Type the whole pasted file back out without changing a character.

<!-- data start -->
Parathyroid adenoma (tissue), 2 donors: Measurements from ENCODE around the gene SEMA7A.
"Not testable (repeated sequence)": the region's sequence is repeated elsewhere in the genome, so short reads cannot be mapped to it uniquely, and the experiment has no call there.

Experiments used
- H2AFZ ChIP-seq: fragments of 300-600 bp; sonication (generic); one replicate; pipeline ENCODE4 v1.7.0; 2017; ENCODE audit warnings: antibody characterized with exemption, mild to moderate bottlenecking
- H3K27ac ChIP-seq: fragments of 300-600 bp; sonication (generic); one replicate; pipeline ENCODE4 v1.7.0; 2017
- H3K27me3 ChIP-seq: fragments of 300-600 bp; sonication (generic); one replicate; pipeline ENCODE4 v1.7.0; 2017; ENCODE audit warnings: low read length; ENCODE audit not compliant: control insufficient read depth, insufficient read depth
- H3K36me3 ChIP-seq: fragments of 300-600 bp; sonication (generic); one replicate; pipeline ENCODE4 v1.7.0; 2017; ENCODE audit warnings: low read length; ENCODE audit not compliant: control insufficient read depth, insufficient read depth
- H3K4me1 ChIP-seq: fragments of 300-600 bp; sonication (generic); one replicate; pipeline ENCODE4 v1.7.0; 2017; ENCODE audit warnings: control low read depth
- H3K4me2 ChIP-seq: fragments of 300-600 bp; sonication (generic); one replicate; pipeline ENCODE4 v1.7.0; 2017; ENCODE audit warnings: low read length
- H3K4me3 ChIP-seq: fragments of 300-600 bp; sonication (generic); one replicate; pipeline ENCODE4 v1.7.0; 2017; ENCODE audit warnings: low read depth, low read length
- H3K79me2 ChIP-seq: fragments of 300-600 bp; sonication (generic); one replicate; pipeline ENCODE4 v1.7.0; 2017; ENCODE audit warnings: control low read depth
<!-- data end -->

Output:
Parathyroid adenoma (tissue), 2 donors: Measurements from ENCODE around the gene SEMA7A.
"Not testable (repeated sequence)": the region's sequence is repeated elsewhere in the genome, so short reads cannot be mapped to it uniquely, and the experiment has no call there.

Experiments used
- H2AFZ ChIP-seq: fragments of 300-600 bp; sonication (generic); one replicate; pipeline ENCODE4 v1.7.0; 2017; ENCODE audit warnings: antibody characterized with exemption, mild to moderate bottlenecking
- H3K27ac ChIP-seq: fragments of 300-600 bp; sonication (generic); one replicate; pipeline ENCODE4 v1.7.0; 2017
- H3K27me3 ChIP-seq: fragments of 300-600 bp; sonication (generic); one replicate; pipeline ENCODE4 v1.7.0; 2017; ENCODE audit warnings: low read length; ENCODE audit not compliant: control insufficient read depth, insufficient read depth
- H3K36me3 ChIP-seq: fragments of 300-600 bp; sonication (generic); one replicate; pipeline ENCODE4 v1.7.0; 2017; ENCODE audit warnings: low read length; ENCODE audit not compliant: control insufficient read depth, insufficient read depth
- H3K4me1 ChIP-seq: fragments of 300-600 bp; sonication (generic); one replicate; pipeline ENCODE4 v1.7.0; 2017; ENCODE audit warnings: control low read depth
- H3K4me2 ChIP-seq: fragments of 300-600 bp; sonication (generic); one replicate; pipeline ENCODE4 v1.7.0; 2017; ENCODE audit warnings: low read length
- H3K4me3 ChIP-seq: fragments of 300-600 bp; sonication (generic); one replicate; pipeline ENCODE4 v1.7.0; 2017; ENCODE audit warnings: low read depth, low read length
- H3K79me2 ChIP-seq: fragments of 300-600 bp; sonication (generic); one replicate; pipeline ENCODE4 v1.7.0; 2017; ENCODE audit warnings: control low read depth